Salary Negotiation Workshops for Women

Wise Practice

Empowering Boston’s Women Through Salary Negotiation Workshops

Measurement

After the first year of the workshops a case study was compiled and included analysis based primarily on in-depth interviews with 52 women who completed workshops.

87% identified target salaries, using objective market research to develop an appropriate compensation level
73% benchmarked their salaries, using market research to compare their pay level to similar positions
48% either negotiated increased compensation for their existing job or achieved a competitive starting salary for a new job or position
40% started conversations with their supervisors about their work and their value to their employer
29% asked for a raise in their current job
71% referred co-workers, colleagues and/or friends to AAUW Work Smart in Boston

Monitoring

The program is run under the direction of the AAUW and the Mayor’s Office of Women’s Advancement. Current monitoring details are not available.

About / Lessons Learned

Work Smart was launched in 2015 by the City of Boston and the American Association of University Women. The program offers free salary negotiation workshops to every woman who works or lives in Boston.

Research has shown that women either don’t negotiate or are not as successful as men when they do negotiate. It is not just up to women to negotiate their salaries to close the gender wage gap, but providing women with concrete tools to empower them to negotiate in their own authentic way is an important factor in changing the culture and closing the gap.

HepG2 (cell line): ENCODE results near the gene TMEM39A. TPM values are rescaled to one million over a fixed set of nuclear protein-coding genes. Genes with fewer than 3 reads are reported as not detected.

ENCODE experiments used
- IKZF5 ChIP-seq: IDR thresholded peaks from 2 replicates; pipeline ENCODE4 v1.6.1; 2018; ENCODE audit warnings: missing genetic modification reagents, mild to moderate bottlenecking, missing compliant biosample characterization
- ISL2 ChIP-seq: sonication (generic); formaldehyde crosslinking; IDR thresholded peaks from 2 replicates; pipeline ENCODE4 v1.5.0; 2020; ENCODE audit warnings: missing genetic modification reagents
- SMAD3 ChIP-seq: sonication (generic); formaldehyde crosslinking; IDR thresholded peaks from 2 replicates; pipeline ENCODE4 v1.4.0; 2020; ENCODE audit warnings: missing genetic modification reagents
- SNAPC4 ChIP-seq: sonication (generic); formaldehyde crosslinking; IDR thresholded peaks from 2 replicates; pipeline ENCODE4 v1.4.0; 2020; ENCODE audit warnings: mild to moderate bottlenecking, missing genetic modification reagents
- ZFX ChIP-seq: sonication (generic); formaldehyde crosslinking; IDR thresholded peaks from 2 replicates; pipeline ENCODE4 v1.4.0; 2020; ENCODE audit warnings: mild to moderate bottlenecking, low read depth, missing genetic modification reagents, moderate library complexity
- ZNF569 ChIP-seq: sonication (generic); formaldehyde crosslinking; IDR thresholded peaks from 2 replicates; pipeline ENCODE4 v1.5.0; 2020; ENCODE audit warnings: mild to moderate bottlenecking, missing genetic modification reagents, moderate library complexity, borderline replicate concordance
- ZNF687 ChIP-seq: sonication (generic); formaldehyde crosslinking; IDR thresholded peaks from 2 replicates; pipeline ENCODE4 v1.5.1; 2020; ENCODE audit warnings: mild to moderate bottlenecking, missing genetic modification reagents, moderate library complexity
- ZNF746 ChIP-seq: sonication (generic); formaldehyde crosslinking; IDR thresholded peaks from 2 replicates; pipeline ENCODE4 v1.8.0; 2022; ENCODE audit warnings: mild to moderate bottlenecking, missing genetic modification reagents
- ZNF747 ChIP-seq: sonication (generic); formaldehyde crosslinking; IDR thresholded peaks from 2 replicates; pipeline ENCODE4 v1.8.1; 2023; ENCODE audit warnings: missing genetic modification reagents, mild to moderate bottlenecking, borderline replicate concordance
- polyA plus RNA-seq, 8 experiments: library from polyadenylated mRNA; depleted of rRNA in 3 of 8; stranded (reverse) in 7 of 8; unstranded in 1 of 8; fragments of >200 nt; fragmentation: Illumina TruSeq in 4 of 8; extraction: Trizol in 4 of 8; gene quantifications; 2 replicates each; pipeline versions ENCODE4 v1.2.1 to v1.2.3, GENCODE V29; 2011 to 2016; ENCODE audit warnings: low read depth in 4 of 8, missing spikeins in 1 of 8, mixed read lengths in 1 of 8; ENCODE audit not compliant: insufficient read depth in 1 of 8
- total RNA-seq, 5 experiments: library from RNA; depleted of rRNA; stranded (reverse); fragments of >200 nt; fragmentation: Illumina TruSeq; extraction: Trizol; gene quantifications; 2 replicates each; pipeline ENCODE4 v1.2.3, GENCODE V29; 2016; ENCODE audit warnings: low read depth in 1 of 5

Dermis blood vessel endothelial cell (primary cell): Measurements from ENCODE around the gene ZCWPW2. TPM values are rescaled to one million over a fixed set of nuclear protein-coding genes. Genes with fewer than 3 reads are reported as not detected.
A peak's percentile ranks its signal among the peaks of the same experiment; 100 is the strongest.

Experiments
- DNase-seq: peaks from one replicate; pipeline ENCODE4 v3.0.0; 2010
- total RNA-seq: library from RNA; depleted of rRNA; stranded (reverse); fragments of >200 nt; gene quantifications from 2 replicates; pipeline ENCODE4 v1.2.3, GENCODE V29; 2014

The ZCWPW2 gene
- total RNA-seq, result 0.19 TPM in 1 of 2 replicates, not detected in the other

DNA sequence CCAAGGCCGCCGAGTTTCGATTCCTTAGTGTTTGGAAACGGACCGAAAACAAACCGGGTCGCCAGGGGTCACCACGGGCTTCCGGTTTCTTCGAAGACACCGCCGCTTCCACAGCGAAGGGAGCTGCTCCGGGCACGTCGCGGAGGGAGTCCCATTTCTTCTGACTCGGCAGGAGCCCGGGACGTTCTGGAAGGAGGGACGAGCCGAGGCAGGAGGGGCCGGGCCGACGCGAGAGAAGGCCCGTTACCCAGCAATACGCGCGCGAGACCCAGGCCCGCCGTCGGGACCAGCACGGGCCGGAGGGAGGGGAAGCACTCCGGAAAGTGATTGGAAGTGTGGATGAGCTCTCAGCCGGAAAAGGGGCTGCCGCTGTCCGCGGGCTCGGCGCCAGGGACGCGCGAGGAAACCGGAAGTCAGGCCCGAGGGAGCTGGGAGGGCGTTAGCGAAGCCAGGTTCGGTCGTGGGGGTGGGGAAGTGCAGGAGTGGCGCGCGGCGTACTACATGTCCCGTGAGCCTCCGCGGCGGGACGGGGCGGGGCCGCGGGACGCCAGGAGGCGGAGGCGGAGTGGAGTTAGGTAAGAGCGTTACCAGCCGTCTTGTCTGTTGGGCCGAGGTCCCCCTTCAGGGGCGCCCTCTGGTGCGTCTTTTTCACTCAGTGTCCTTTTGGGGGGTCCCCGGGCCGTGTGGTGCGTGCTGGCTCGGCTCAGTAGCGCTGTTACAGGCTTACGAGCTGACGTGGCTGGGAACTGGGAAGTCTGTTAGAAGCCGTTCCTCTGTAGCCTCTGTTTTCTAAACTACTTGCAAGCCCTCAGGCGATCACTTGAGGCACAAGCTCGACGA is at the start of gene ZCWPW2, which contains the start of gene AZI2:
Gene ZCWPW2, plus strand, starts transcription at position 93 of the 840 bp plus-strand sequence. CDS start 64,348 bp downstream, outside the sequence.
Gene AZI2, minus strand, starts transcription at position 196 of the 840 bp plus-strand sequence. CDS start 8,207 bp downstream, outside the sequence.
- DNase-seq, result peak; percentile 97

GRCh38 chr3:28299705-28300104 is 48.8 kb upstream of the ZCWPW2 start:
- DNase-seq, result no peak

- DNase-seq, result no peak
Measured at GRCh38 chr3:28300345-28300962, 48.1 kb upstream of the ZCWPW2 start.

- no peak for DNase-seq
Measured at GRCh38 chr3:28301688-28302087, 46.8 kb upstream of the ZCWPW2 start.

The program is designed to empower workshop participants, help them determine their value in the job market, and provide them with the concrete skills they need at the negotiation table.

The first year of the program reached close to 1,800 women and the goal was set to see 85,000 women in Boston complete the program by 2021. The workshop is offered in-person and online and is now offered in eight cities and states across the US.

After the first year there was a strong interest in having a more diverse cross-section of working women in Boston attend the workshops.

Demographic data on workshop participants interviewed shows that a majority of them have been white. Targeting women of color needs to be an intentional part of program delivery. Many women indicated that they learned about the workshop through professional networking groups that may not be as accessible to women of colour.

There was strong consensus among workshop completers about wanting to organize post-workshop connections and continued skill-building opportunities.

Suggestions include:
- Develop an online network of workshop completers through social media
- Provide contact information for trained career counselors
- Ask facilitators about their interest in being mentors after the workshop and provide contact information for those willing to do so
- Share stories of successful salary negotiation strategies through message boards or other safe platforms

contributor:

Location:

Boston

SCALE / Level of government:

City-Community

In place?

Y

Tools & References:

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